An Italian crime boss and one of Italy's most wanted criminals has been arrested in Uruguay after decades on the run, highlighting another case in which an international criminal has sought refuge in the country.
On September 3, authorities arrested Rocco Morabito -- the so-called "cocaine king" of the 'Ndrangheta crime organization based in the Calabria region of southwest Italy -- at a hotel in the capital city of Montevideo in southern Uruguay, according to an Interior Ministry press release.
Interpol issued a red notice for Morabito in 1994, after he fled the country following his conviction of criminal association, drug trafficking and other serious crimes between 1988 and 1994, according to an Italian Interior Ministry press release.
After six months of intelligence gathering, authorities in Uruguay discovered that Morabito had obtained an Uruguayan identification card using a Brazilian passport with a false name. They used this to track his movements and locate him.
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In two raids at Morabito's home in Punta del Este -- just east of Montevideo and where he had allegedly been living for the past 10 years -- and a storage unit, authorities seized $54,251 in cash, 2,540 Uruguayan pesos (around $88), 150 photos of Morabito with different "clothes and skin tones," as well as a Glock 9 mm pistol, among other things.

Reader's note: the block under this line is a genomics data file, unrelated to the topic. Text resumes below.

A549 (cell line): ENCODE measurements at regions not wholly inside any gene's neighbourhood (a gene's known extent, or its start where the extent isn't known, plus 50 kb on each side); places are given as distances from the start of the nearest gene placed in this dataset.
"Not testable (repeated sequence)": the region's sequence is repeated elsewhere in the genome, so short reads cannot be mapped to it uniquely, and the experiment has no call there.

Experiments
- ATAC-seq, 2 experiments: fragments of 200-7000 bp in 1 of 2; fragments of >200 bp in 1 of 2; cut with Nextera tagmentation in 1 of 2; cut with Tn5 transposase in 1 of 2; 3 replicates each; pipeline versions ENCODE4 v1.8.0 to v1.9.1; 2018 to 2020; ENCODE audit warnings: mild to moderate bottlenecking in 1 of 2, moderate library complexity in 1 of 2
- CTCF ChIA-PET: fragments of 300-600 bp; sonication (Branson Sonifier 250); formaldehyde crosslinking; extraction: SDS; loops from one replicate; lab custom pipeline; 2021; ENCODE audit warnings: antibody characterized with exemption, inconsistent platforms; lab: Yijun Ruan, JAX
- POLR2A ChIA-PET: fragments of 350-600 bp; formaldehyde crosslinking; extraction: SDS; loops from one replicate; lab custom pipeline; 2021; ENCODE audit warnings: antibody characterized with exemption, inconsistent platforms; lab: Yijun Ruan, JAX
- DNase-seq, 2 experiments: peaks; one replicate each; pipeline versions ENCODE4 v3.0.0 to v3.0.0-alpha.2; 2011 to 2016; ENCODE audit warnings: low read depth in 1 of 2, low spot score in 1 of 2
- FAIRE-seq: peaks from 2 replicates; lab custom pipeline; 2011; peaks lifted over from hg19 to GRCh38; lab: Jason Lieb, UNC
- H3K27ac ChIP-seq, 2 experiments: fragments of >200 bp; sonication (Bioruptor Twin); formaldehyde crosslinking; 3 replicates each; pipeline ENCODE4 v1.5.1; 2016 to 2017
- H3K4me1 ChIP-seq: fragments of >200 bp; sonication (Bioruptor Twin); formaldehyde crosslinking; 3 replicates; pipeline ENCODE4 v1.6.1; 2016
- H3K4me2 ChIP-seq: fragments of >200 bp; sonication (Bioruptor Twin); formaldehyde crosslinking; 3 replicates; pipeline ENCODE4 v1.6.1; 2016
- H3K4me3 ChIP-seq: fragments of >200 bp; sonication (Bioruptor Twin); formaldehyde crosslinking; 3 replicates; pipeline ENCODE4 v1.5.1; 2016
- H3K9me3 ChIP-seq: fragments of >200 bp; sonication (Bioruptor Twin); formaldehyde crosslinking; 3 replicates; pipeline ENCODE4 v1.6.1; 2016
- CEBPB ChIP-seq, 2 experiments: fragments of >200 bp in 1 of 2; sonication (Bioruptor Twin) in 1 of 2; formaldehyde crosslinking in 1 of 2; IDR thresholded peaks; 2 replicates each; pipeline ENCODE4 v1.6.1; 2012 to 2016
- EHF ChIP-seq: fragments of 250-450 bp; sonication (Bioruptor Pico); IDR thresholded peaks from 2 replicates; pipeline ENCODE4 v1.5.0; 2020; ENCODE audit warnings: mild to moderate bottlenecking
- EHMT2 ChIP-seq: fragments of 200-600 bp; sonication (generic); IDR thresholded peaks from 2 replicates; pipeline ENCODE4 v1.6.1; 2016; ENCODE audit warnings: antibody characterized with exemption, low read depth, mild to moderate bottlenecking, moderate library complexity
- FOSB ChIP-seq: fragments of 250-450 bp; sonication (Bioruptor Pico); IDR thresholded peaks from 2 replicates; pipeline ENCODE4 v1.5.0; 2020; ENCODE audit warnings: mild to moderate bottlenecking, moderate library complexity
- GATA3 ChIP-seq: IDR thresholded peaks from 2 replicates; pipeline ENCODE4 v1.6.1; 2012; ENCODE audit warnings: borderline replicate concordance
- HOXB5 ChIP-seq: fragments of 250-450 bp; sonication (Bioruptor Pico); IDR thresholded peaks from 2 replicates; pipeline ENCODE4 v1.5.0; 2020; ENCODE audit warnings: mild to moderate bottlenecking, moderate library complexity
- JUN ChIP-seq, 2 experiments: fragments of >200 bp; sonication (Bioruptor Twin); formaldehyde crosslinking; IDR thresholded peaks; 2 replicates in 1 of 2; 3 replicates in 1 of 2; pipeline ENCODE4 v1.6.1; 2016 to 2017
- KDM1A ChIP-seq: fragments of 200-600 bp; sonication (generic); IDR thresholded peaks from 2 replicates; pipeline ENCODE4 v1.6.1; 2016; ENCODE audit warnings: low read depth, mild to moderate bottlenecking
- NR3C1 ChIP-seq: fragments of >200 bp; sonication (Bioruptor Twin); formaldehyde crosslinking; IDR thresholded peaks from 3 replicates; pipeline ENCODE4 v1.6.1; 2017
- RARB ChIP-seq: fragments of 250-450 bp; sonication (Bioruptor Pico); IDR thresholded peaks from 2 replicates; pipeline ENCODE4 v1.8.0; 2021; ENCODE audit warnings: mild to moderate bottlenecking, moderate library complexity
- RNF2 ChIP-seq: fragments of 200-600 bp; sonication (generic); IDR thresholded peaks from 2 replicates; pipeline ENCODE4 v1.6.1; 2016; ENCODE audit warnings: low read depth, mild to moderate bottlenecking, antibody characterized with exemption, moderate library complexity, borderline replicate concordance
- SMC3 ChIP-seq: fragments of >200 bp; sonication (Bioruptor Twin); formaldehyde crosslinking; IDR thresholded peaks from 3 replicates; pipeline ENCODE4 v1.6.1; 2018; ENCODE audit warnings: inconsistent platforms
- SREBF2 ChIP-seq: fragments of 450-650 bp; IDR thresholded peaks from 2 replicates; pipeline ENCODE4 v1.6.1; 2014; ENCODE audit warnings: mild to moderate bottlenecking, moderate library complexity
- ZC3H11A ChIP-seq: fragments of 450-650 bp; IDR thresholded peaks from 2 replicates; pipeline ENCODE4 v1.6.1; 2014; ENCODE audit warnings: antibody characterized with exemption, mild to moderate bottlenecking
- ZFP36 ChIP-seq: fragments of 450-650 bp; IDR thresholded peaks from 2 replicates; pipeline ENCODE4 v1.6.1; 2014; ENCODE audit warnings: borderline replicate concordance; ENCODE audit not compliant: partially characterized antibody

Morabito was allegedly responsible for organizing logistics for the transport of drug shipments within Italy and distribution in Milan for the 'Ndrangheta -- a violent criminal organization with links to Mexico's Zetas and Gulf Cartel, the "Tony Montana" of Peru and several other criminal groups in Latin America, El Pais reported.
Specifically, Morabito is accused of attempting to transport 592 kilograms of cocaine from Brazil into Italy in 1992, as well as organize the transport of two cocaine shipments into Italy in 1993, the first of 32 kilograms and the other of 630 kilograms, according to authorities in Uruguay.
InSight Crime Analysis
Rocco Morabito is just the latest case of the region's criminals settling in this Southern Cone nation to elude prosecution or unsuspectingly conduct illicit activities outside of their primary country of operation. In 2016, authorities in Uruguay arrested several suspects linked to Mexico's little-known Los Cuinis crime group, thought to have links to the powerful Jalisco Cartel - New Generation (Cartel de Jalisco - Nueva Generación). One of the group's members -- who also reportedly lived in Punta del Este -- was thought to have been laundering money for the group through real estate investments in Uruguay.
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Uruguay's allure comes from the country long being thought of as one of Latin America's safest and least homicidal nations, in addition to being a "major money laundering" hub, according to the US State Department's 2017 International Narcotics Control Strategy Report (INCSR).